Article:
What could be more fun than a superpowers novel set in the Regency Era? That was a time when reality seemed much sillier and weirder even than the idea of select members of a population having superhuman abilities. The intersection of the two plot lines is very entertaining. (The author characterizes the book as a combination of historical fiction and paranormal adventure.)
The story takes place in 1812 in London, a year after George, Prince of Wales (known by the public as “Prinny”) began his nine-year tenure as Regent of the British Monarchy. [A prince regent is a prince who rules a monarchy in the place of a monarch who is still the titular king but has been deemed unfit for any reason, such as age, or physical or mental incapacity. In this case, the Prince of Wales was standing in for his father George III, thought to be mad. On the death of his father in 1820, the Prince Regent became George IV.] The Georgian era is a period in British history from 1714 to 1830, named eponymously after kings George I, George II, George III and George IV. The sub-period that is the Regency era is defined by the regency of the future George IV.
The Prince Regent
During this period, society was greatly stratified – the monied and shockingly idle upper class was preoccupied by birth, wealth, and parties, and was largely horrified by, and contemptuous of, the very large mass of the poor. Many of the desperate people in this latter group turned to begging, theft, or in the case of women, prostitution. The Church abjured them, excoriated their blatant practice of “immoral” behaviors (which the wealthy engaged in also, but in private so it didn’t count) and also preached that patriarchy and the servitude of women to men was God-given.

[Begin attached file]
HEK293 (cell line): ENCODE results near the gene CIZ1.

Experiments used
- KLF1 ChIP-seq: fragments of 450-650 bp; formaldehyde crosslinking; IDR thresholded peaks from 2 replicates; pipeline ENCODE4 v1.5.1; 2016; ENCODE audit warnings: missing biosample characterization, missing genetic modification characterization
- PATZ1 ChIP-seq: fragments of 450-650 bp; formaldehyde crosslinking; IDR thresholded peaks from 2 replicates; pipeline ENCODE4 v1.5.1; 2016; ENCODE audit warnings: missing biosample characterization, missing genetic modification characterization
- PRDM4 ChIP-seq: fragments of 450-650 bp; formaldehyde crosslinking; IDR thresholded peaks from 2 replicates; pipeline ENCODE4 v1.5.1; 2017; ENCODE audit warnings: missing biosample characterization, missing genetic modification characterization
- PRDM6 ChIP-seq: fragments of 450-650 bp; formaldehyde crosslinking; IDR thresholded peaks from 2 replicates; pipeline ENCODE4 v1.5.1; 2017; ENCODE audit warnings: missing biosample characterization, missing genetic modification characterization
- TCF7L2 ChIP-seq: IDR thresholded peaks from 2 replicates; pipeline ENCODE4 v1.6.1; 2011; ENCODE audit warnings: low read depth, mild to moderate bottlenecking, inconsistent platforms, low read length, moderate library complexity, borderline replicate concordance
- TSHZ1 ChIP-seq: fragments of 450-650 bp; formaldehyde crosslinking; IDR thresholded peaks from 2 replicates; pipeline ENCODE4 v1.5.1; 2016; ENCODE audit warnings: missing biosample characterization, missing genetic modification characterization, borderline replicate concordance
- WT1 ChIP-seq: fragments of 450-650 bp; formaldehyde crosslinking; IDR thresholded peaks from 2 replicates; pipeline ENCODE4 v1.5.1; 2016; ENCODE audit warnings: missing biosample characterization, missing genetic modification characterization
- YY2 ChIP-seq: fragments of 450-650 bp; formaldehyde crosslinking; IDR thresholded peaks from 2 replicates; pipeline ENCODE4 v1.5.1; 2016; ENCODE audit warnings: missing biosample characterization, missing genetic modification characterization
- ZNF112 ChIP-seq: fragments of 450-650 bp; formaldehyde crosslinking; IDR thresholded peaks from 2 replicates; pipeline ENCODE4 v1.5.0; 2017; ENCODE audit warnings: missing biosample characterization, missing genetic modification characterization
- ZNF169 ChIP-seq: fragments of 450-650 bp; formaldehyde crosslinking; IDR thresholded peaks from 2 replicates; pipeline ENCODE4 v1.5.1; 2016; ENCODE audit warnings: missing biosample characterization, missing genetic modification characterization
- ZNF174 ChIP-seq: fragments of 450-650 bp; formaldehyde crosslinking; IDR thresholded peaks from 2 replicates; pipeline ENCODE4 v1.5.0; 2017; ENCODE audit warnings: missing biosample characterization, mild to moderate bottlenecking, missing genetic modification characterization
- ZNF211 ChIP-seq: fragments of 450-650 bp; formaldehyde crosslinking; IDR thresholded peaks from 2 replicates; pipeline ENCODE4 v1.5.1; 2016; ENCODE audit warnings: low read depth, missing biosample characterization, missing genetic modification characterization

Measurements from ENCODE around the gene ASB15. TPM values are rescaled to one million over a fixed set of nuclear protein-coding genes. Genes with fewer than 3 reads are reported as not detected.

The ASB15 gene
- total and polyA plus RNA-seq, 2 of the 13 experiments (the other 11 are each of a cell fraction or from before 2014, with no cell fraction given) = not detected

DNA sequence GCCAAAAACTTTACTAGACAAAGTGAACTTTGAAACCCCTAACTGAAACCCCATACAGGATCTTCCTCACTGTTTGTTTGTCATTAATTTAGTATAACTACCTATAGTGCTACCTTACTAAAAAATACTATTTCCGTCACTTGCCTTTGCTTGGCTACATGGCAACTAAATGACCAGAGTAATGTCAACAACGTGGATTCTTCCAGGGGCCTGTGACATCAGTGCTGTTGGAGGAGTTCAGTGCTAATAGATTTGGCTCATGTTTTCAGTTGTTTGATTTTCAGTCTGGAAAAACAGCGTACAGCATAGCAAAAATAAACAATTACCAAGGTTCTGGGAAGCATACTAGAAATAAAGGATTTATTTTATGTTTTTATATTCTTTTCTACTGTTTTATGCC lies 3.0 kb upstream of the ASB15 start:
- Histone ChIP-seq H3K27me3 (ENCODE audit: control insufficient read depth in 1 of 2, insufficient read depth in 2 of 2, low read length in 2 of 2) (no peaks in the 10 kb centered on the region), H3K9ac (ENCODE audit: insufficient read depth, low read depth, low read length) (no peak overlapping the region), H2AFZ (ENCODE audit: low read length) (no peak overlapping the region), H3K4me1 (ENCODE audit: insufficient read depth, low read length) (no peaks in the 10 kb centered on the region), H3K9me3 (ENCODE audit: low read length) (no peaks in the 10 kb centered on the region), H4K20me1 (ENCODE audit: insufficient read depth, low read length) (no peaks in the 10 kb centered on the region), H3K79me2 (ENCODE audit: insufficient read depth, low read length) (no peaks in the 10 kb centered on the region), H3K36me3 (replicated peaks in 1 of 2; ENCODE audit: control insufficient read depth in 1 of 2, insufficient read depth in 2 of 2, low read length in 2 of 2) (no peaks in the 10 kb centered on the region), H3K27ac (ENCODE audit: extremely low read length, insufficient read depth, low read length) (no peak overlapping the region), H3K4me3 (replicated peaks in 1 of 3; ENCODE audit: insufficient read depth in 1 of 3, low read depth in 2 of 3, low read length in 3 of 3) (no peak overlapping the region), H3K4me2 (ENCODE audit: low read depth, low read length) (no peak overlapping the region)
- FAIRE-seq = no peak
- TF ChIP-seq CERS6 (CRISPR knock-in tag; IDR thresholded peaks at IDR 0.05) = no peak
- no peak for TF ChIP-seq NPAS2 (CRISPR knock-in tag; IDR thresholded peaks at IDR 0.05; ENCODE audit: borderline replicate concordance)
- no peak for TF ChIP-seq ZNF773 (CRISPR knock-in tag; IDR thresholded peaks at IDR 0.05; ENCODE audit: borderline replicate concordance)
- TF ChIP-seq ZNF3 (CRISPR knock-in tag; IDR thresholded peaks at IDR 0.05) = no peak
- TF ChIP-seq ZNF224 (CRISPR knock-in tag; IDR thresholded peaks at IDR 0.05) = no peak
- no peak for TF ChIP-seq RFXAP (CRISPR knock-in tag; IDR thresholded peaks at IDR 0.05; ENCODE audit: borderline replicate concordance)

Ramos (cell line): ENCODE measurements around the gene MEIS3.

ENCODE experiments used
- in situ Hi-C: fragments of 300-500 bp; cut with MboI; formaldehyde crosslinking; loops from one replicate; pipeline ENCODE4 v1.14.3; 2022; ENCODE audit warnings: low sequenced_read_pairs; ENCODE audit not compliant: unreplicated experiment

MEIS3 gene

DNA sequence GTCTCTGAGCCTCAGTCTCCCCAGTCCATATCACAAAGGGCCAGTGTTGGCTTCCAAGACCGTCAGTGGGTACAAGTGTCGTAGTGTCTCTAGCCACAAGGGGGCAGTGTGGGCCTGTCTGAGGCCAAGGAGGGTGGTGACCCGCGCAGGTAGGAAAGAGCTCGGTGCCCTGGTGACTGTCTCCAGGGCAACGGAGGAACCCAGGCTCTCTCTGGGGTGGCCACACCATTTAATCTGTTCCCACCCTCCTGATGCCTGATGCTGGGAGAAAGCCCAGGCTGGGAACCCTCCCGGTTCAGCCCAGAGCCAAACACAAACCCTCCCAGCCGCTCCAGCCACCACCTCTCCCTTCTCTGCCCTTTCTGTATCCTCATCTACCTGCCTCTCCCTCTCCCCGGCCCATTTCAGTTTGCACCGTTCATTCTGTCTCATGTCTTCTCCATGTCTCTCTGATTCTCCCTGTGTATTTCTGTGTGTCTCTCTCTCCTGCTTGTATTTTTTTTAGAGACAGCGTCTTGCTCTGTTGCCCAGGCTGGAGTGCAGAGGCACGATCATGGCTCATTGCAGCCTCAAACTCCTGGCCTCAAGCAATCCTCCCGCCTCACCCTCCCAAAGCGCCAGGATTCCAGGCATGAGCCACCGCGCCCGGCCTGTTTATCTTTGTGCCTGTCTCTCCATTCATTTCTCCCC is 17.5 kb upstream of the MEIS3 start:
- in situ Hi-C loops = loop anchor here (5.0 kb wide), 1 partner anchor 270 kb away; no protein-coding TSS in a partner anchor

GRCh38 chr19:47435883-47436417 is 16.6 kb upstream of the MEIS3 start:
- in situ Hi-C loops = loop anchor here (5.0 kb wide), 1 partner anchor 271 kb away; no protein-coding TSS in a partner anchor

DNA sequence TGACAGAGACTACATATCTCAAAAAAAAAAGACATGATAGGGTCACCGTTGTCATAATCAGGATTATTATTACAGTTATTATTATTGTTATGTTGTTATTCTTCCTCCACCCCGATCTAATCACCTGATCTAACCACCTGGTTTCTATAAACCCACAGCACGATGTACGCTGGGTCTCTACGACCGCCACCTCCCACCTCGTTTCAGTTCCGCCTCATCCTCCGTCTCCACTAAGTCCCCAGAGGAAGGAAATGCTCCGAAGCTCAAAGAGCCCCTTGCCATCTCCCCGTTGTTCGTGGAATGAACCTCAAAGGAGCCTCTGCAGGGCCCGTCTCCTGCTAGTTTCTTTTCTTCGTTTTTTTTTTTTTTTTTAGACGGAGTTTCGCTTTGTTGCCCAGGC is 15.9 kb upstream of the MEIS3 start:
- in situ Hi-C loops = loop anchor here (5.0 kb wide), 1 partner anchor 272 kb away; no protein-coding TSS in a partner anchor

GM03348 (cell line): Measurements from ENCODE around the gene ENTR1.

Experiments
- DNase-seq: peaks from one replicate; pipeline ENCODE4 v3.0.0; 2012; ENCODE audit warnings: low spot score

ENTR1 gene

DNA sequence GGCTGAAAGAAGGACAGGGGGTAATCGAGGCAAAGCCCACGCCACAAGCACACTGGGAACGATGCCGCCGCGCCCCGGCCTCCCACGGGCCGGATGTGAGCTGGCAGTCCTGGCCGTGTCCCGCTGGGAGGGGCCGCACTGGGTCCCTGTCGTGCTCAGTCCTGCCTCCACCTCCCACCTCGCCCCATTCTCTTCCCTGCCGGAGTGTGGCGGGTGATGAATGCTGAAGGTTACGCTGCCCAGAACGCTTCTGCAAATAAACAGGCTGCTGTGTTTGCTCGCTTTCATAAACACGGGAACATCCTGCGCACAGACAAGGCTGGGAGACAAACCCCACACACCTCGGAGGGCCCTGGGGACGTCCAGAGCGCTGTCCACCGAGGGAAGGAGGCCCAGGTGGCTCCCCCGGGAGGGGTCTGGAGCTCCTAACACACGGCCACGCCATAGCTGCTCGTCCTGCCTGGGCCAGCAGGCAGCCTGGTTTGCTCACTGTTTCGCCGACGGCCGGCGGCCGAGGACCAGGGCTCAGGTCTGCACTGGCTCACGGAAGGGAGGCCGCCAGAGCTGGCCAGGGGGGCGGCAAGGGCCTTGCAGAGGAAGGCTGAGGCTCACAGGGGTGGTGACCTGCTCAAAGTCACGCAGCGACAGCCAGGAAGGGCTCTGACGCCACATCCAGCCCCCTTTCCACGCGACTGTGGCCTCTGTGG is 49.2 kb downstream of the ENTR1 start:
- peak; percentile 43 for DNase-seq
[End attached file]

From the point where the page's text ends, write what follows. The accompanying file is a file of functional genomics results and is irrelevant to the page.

This was also the time that the “Bow Street Runners” acted as a police force in London, but there weren’t many of them. In fact, not nearly enough to deal with the existence of, according to this novel, a demonic horde called Deceivers, who were hidden in plain sight across the cities, towns, and villages of the world.
As one of the characters explains, “Only a small group of people stood in the way of this multitude and its insidious predation upon humankind” – i.e., The Dark Days Club. Henry Fielding, who in real life started the Runners, also, in this story, created a clandestine “brother organization” called the Dark Days Club to deal with the evil in the city not caused by human agency. Fortunately, there are some people born with special skills who can combat them and they are called Reclaimers. There are only eight such people in England, so they are assisted by a variety of helpers, who also swear fealty to the Dark Days Club. The Club is under the aegis of the Home Office, but unlike the Runners, not on the ledger; they do not officially exist.
As this story begins, we meet Lady Helen Wrexhall, who has just turned 18 and thus is coming into her Reclaimer powers. Helen has been alarmed at the recent changes in her – she feels a deep energy, an uncanny ability to intuit character by reading facial expressions, and more acute senses of hearing and smell. Her reflexes are faster and she can prognosticate. What was she?
She certainly can’t ask her aunt and uncle, who raised her and her older brother Andrew after their parents died in an accident at sea ten years before. Helen’s mother Catherine was rumored to be a traitor to the Empire in some way. Her aunt and uncle refuse to discuss their parents with them. Helen’s uncle, mentally abusive and viciously misogynistic, seems particularly to loathe even the memory of Catherine’s renegade mother. He is constantly exhorting Helen that “obedience is the cornerstone of femininity.” Any deviation from that path elicits verbal tirades and even physical violence from him, lest she turn out “like her mother.”
Helen doesn’t know anything about either the Reclaimers or the Dark Days Club; she is informed surreptitiously by William Standfield, the 26-year-old Earl of Carlston, who is handsome, mysterious, and the most powerful Reclaimer in the country. It seems Carlson has the answers to all of her questions, but it’s very hard to arrange to get out of the clutches of her aunt and uncle in order to meet up with him. Yet she feels she must know why she is different. It also happens that he is a quintessential romance novel “bad boy” – strong, attractive, magnetic, and yet flawed; moody, dark, masterful, with a mysterious past that gives him much pain. Who can resist?